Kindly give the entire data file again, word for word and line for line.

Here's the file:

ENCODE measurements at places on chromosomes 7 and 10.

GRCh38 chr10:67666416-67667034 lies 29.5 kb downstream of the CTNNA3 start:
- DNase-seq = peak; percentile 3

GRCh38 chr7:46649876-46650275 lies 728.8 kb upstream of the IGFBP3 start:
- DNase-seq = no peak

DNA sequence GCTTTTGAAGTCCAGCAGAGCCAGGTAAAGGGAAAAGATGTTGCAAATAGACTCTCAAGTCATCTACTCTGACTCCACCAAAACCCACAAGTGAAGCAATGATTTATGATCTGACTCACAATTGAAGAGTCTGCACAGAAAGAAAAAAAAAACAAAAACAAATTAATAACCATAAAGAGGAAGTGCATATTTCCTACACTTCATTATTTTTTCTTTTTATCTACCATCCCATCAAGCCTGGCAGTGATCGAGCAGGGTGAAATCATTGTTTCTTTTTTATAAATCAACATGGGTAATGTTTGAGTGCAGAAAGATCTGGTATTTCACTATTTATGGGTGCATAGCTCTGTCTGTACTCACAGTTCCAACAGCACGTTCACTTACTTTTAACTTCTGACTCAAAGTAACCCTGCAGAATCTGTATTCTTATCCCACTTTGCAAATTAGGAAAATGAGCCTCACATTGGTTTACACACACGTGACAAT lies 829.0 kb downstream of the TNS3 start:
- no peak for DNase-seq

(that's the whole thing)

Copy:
ENCODE measurements at places on chromosomes 7 and 10.

GRCh38 chr10:67666416-67667034 lies 29.5 kb downstream of the CTNNA3 start:
- DNase-seq = peak; percentile 3

GRCh38 chr7:46649876-46650275 lies 728.8 kb upstream of the IGFBP3 start:
- DNase-seq = no peak

DNA sequence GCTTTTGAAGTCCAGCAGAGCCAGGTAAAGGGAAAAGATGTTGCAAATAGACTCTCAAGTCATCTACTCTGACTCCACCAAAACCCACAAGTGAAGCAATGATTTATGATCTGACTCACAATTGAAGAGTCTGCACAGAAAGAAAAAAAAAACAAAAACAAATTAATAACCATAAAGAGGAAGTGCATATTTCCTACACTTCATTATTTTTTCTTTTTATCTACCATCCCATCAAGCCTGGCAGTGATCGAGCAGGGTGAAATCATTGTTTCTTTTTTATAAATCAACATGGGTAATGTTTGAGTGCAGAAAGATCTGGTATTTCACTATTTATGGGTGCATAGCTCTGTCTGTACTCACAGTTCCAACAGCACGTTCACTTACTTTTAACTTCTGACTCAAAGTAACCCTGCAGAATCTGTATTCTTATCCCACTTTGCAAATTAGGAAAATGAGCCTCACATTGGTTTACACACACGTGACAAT lies 829.0 kb downstream of the TNS3 start:
- no peak for DNase-seq